New independent safety regulator for England’s roads to use EuroRAP benchmarks

EuroRAP Risk Maps and Star Ratings are to be used to help benchmark the safety performance of Highways England against other national and international road authorities.

New UK government legislation has extended the role of the independent rail regulator to include England’s national roads. The newly named Office of Rail and Road (ORR) now checks the safety of both railways and roads.

The ORR is taking a collaborative approach to monitoring and benchmarking safety. It has announced that EuroRAP’s work, in partnership with Highways England and the Road Safety Foundation, will be ‘a key source of data and information for our safety benchmarking.’

In a first stage, ORR work will focus on ‘internal safety benchmarking on the strategic road network and comparisons of safety risks and safety Star Ratings’. ORR will work with Highways England to:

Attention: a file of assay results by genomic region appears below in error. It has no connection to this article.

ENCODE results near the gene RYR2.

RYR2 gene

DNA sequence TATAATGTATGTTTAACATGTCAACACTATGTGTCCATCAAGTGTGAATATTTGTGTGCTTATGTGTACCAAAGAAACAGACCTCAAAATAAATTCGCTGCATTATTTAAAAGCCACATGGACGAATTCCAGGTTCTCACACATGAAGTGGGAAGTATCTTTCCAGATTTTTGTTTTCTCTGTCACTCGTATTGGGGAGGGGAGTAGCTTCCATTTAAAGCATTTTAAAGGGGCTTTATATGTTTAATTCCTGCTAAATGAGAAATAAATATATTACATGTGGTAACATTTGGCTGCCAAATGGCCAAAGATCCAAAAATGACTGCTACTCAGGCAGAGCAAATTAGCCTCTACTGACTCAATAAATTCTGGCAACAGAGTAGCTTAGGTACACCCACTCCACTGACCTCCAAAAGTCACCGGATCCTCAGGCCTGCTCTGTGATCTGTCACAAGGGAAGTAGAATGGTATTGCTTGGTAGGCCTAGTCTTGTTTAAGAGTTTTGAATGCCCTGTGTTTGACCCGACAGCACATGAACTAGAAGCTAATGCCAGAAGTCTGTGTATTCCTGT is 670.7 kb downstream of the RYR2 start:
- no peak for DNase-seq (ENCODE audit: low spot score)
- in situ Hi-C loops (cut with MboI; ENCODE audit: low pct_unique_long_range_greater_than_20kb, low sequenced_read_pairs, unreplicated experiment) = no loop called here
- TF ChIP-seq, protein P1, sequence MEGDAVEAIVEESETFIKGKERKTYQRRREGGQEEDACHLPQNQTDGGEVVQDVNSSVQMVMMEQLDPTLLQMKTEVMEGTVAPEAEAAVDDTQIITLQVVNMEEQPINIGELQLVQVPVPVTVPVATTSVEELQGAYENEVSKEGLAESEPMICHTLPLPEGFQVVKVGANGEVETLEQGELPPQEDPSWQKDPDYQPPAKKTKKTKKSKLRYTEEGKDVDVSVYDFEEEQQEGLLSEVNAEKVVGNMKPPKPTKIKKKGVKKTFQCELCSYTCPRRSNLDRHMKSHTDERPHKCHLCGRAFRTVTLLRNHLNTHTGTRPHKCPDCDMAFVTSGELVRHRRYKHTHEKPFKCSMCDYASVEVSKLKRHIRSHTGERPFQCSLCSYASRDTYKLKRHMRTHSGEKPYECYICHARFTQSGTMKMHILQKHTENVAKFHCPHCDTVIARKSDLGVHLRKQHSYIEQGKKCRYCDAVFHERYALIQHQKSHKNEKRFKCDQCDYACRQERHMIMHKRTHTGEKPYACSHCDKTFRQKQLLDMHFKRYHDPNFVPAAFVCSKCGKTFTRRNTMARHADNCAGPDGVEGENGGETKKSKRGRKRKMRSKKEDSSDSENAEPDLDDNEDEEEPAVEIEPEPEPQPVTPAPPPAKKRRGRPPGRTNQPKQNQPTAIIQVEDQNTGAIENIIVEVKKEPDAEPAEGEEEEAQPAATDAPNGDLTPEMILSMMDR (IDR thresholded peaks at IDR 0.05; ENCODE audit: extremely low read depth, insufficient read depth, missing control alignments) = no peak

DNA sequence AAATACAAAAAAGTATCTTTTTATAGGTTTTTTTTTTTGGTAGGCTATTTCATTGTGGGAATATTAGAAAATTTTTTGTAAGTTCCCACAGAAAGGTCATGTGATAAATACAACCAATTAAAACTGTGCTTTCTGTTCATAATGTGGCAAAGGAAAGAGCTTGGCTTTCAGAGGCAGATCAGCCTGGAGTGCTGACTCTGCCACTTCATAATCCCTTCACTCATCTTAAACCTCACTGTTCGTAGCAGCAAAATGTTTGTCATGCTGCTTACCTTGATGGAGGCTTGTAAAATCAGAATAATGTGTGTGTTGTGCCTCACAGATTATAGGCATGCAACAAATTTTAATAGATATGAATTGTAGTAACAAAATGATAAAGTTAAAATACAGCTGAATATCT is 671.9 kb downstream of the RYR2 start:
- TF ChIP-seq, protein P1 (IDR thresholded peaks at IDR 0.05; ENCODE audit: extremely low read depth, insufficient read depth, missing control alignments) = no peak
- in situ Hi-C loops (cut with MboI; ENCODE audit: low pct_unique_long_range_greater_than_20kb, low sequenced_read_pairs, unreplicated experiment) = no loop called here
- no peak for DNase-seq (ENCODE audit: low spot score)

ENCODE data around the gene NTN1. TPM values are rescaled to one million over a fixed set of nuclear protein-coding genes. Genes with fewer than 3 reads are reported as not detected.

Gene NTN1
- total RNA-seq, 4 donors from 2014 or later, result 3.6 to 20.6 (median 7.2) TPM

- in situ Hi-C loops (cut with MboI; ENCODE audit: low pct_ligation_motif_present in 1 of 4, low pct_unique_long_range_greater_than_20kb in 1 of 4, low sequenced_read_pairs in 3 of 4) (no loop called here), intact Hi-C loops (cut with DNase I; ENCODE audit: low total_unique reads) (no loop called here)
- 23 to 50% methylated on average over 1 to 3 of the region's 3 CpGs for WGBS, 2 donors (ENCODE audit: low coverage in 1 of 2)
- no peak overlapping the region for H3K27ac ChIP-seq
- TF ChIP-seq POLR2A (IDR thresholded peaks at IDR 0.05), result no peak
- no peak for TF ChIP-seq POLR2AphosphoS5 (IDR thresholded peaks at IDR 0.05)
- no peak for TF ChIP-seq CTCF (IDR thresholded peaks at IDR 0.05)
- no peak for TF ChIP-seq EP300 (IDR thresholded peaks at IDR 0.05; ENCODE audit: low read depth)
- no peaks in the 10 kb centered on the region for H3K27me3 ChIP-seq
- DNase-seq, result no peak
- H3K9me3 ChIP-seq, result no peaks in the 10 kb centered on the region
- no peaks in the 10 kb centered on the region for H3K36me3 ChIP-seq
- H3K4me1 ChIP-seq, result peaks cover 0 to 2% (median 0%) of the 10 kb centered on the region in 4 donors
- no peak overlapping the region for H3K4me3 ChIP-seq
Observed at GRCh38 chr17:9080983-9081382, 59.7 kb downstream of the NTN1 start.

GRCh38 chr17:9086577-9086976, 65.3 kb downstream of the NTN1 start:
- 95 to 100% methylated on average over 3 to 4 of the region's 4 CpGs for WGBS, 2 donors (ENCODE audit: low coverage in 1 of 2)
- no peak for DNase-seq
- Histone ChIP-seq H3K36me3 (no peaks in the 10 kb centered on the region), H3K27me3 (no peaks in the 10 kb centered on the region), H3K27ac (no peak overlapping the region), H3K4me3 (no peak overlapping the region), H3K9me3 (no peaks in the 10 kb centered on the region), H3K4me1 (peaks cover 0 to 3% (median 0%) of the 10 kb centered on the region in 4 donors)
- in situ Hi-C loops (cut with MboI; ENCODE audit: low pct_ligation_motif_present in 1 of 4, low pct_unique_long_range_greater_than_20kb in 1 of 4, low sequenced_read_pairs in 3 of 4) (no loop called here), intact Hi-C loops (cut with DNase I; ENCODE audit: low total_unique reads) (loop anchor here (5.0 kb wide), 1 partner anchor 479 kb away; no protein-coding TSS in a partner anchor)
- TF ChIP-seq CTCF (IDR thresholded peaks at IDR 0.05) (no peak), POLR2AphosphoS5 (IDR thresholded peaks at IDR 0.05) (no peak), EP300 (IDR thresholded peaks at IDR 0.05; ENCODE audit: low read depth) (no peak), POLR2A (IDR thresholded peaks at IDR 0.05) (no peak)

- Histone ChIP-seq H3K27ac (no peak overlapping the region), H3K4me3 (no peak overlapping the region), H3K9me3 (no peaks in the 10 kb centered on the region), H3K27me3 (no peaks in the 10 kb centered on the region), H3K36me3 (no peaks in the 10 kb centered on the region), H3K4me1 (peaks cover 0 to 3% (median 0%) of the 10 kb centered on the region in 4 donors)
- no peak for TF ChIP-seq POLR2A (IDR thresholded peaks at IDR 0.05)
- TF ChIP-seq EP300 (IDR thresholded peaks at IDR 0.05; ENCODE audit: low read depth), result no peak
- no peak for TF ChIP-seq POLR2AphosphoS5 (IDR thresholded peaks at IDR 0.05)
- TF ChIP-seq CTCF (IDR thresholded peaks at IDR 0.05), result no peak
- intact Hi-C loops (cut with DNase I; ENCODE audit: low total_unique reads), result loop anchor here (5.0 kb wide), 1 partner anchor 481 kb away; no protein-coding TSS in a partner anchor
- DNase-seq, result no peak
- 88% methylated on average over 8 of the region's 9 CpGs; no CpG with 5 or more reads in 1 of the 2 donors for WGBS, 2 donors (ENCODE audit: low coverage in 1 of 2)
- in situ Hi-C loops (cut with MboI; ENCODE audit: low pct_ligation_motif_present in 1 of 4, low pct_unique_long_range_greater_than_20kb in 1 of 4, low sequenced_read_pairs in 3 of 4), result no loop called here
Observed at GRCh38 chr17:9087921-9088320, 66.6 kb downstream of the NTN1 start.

• Benchmark their short term target – ‘90% of travel on 3-star roads or better by 2020’ – against recent performance and targets in other countries

• Build on previous work comparing safety across the network to identify the potential reduction in death and serious trauma if the riskiest roads are improved

• Investigate the links between EuroRAP Star Ratings and Risk Ratings at a route level.

EuroRAP’s Chairman, John Dawson, commented: “This new formal, disciplined approach to making road users safer is very welcome. RAP protocols – Risk Mapping, Star Rating and Performance Tracking – are already widely applied in Europe. Worldwide more than 500,000 km of major roads have been Star Rated. We are pleased to help support UK partners in their benchmarking.

‘The challenge for high performing nations such as the UK, Netherlands and Sweden is to make travel by road as safe as travel by rail or air. Highways England want to achieve this on their network by 2040. Lower income countries too can leapfrog middling performers by applying the new risk based technologies. Tools like iRAP’s ViDA are funded by charitable foundations so countries rich and poor alike can shape high return Safer Road Investment Plans.’